UBC Theses and Dissertations

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UBC Theses and Dissertations

Piety and fraternalism : a study of the relationship between secret fraternal societies and the American civil religion Loughrey, Elizabeth Jean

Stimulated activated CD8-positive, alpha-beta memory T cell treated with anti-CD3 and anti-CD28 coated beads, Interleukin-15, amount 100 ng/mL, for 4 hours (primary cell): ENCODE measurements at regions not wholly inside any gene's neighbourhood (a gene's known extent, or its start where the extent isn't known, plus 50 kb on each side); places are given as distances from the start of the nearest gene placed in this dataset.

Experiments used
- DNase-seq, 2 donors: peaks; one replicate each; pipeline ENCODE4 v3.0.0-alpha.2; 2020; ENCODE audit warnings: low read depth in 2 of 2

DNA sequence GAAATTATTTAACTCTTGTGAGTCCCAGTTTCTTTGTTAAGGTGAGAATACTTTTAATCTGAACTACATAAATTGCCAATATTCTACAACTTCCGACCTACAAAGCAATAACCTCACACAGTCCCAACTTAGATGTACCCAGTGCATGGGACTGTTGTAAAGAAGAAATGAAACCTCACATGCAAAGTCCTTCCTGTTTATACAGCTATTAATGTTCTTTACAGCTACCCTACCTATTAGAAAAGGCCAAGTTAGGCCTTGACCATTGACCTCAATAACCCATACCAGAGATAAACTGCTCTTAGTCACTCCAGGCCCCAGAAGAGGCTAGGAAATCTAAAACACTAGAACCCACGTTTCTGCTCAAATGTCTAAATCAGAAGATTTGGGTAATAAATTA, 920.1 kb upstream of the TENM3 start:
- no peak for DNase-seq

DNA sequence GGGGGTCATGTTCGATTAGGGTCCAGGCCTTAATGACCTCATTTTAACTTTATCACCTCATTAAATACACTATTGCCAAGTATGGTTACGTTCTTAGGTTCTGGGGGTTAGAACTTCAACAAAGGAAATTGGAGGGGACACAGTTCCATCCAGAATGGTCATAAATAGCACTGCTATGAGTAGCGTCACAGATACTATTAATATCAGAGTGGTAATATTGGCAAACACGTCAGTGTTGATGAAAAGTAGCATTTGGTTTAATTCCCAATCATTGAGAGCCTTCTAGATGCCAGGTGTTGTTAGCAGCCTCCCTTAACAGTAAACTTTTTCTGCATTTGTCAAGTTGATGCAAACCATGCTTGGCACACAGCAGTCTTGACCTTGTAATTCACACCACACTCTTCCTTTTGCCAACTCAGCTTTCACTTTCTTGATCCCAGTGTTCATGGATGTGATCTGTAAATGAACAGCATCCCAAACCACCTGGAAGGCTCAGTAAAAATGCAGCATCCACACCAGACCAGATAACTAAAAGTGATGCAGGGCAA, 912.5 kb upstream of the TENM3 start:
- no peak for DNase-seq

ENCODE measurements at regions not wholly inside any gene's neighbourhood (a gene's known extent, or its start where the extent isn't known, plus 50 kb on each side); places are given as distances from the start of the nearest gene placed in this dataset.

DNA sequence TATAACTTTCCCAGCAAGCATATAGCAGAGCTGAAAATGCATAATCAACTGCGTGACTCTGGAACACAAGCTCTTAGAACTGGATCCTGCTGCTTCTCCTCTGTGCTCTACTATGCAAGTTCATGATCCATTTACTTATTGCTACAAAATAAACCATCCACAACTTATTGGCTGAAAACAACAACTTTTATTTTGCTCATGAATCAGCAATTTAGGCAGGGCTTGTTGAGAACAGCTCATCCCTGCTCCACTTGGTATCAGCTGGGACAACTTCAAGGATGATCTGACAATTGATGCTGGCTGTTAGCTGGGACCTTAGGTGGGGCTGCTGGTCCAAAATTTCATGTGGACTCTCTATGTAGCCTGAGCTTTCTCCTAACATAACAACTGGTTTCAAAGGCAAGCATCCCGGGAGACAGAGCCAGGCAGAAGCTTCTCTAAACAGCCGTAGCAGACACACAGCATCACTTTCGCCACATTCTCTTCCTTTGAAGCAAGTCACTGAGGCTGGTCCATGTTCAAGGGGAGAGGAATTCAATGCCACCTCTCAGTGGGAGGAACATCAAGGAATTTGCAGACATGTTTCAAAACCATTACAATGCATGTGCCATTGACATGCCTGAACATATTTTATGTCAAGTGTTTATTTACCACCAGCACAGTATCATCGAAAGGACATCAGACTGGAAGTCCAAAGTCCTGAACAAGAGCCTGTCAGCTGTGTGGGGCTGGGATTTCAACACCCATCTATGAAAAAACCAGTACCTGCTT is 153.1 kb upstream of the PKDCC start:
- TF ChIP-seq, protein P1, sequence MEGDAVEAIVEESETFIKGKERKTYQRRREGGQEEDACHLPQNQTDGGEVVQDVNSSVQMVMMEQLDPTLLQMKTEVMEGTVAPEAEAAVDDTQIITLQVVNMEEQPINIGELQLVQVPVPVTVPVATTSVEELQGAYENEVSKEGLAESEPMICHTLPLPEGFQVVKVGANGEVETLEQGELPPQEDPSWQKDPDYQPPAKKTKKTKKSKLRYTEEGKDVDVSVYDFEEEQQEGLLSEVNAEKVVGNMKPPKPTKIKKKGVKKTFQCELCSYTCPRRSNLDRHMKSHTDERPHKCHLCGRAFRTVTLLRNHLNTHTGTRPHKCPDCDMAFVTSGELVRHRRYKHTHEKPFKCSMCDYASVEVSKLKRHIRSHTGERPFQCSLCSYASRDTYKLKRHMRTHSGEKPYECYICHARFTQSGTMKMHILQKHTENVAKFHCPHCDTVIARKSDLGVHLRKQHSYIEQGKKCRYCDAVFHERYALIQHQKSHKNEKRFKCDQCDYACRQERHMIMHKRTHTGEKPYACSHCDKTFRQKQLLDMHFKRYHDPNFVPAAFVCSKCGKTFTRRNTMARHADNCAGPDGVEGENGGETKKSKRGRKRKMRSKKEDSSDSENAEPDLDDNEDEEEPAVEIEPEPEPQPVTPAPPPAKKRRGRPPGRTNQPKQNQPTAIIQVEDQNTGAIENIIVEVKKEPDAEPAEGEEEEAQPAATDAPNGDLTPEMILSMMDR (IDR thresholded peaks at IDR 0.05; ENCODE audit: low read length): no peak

Robert Bellah has suggested that there "exists alongside of and rather clearly differentiated from the churches and elaborate and well institutionalized civil religion in America". This religion expresses certain common elements of religious orientation shared by most Americans. It gives, says Bellah, a "religious dimension to all aspects of life including the political sphere". Accepting Bellah's argument, this thesis analyses working mens' secret fraternal societies as one aspect of the institutionalization of the American Civil Religion. It examines how fraternal organizations have fostered public religion as a vital force within American culture. More specifically, it examines the following interrelated questions. What is the nature of American Civil Religion? How is a particular understanding of this religion reflected in the fraternal emphasis of American lodges? Why has its collective expression required the maintenance of a cloak of secrecy? How do the rituals of secret fraternal societies mediate and confirm for their members the ideals of the public religion? Historically, what segment of the population has been most attracted to this interpretation of American Civil Religion? What is the nature of the dynamic relationship between American society, its civil religion and organized secret fraternalism?

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